Definition

Since osteoporosis occurs due to decreased bone production together with increased bone resorption, it results in brittle bones and an increased incidence of sustaining pathological fractures.

The most high risk patients to develop osteoporosis are Asian or Caucasian women, especially those who are post-menopausal.   

Signs and symptoms

There's typically no signs and symptoms associated with the early stages of osteoporosis, but once the bones are weakened and brittle, then patients do start to develop the following issues:

  • Pain in the back which may be caused by a fracture of the vertebra(e).
  • A hunched-over posture.
  • Loss of height over a relatively short period of time.
  • Fracturing of a bone which happens more easily than expected. The most affected bones include the spinal vertebrae, the wrists and the hips.

Associated risk factors

Many risk factors for osteoporosis exist and these can be divided into reversible and irreversible factors, hormonal factors, dietary factors and the use of certain medications.

Reversible factors

  • Using tobacco products.
  • Excessive use of alcohol, which is defined as regular consumption of more than 2 drinks a day.
  • A sedentary lifestyle.

Irreversible factors

  • As mentioned, being an Asian or Caucasian female.
  • Elderly.
  • Having a family history of first-degree relatives (mother, father or sibling) who were or are diagnosed with osteoporosis,especially if a pathological fracture had occurred.
  • Small body frame due to there being less bone mass present.

Hormonal factors

  • Situations where oestrogen and testosterone levels are decreased in women and men, respectively.
  • Hyperthyroidism causes an excess of thyroxine which may result in increased bone loss due to the metabolic rate being increased.
  • Overactive parathyroid and/or adrenal glands.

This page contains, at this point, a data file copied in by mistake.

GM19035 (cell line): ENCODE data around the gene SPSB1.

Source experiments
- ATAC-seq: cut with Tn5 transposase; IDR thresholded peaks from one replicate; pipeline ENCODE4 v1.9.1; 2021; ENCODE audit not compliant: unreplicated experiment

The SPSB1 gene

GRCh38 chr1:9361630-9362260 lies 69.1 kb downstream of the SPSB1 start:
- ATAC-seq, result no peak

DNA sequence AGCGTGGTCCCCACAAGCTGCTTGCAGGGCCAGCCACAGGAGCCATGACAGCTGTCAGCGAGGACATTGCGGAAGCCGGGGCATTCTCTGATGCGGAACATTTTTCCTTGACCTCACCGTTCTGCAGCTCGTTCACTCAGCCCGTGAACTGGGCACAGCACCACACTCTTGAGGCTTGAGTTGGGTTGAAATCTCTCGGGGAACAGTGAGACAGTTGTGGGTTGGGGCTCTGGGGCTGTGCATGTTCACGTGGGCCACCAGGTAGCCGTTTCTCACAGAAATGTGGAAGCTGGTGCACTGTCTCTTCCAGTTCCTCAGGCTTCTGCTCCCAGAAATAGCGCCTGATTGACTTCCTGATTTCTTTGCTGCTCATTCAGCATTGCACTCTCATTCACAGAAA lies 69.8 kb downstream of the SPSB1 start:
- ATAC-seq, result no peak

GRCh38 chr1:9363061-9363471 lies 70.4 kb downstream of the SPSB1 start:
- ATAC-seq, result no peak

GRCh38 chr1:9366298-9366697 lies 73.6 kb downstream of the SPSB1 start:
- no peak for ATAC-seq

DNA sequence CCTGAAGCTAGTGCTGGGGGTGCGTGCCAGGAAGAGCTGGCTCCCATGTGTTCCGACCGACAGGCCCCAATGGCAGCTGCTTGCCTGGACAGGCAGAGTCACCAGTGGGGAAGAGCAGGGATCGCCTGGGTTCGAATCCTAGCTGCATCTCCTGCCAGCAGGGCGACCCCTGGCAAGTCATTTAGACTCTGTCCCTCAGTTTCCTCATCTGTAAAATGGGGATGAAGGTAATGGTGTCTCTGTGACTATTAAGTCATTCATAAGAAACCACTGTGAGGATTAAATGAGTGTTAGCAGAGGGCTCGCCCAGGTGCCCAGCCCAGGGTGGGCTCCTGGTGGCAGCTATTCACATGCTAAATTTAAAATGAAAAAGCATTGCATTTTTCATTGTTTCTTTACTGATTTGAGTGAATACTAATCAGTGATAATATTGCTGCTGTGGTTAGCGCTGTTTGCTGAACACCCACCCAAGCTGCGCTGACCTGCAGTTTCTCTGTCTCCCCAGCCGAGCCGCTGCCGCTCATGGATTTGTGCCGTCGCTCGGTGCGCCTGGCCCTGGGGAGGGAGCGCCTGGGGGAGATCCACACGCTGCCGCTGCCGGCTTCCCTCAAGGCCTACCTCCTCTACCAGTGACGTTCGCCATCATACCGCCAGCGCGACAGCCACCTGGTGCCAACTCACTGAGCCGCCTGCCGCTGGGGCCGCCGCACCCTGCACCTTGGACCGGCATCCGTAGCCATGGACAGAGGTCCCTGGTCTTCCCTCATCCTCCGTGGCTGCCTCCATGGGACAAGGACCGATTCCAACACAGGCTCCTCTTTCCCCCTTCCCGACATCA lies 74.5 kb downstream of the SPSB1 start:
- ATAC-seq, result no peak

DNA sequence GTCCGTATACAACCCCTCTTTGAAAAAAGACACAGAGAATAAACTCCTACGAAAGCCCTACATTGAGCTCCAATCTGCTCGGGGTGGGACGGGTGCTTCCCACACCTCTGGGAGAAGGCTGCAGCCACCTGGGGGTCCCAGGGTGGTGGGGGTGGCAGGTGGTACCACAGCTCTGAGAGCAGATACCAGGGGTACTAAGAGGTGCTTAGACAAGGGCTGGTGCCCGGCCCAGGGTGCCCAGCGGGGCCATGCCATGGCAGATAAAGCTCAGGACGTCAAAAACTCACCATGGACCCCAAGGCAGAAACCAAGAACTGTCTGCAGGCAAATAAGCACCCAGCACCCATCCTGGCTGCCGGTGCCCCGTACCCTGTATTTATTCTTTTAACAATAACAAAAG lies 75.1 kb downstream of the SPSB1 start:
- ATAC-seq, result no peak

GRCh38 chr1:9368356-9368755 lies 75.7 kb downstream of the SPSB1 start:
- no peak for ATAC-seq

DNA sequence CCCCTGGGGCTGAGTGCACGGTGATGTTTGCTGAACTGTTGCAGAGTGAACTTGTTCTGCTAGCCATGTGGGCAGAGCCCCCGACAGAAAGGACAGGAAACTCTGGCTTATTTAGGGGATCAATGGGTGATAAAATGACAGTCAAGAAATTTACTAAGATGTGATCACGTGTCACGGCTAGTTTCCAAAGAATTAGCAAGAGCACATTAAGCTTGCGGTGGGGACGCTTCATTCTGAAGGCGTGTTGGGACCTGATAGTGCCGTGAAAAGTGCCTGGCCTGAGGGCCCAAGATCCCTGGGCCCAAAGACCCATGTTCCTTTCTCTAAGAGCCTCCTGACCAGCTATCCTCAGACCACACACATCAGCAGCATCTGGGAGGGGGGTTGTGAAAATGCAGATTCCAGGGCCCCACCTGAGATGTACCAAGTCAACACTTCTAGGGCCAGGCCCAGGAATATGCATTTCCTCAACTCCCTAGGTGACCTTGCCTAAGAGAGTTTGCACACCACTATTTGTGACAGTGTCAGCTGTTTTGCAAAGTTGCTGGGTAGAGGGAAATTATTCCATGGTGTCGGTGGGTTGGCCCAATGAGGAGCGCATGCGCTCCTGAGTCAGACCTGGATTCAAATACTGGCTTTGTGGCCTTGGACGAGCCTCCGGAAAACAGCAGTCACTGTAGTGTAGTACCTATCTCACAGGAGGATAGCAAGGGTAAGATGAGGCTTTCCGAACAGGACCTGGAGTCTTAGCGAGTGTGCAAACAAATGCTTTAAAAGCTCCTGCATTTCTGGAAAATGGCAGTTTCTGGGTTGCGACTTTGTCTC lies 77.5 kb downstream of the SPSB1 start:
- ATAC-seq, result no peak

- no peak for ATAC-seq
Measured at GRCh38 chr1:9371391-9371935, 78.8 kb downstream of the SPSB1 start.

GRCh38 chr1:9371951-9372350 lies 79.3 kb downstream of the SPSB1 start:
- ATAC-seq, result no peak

Dietary factors

  • A lifelong lack of calcium intake.
  • Eating disorders such as anorexia, which can reduce sex hormone levels and thus result in bone mass loss.
  • Gastrointestinal surgery, where a decrease in the size of the stomach or removal of part of the small intestine can result in decreased absorption of nutrients.

Medications

  • Long-term use of steroids interferes with the bone turnover process.
  • Other medications linked with osteoporosis may include those needed to manage convulsions, cancer, gastric reflux and organ transplant rejection.

Prevention

The best way to prevent the development of osteoporosis is to focus on the reversible factors associated with osteoporosis, especially if patients belong to the high risk group. This means that patients should refrain from smoking and using alcohol excessively, as well as increase their dietary intake of calcium and increase physical activity by performing aerobic exercises.

 Patients who are osteoporotic should try and prevent falls by following these suggestions:

  • Wearing low-healed shoes with non-slip soles.
  • Remove any loose rugs and electrical cords which may cause one to slip on or trip over. Slippery surfaces should also be dealt with appropriately by placing non-slip mats.
  • Make sure rooms are lit well so that any obstacles can be well visualized and avoided in order to prevent falls. 
  • Install garb bars on the inside and outside of baths and showers.
  • Make sure that the bed is placed appropriately in order to be able to get in and out of it without any difficulty.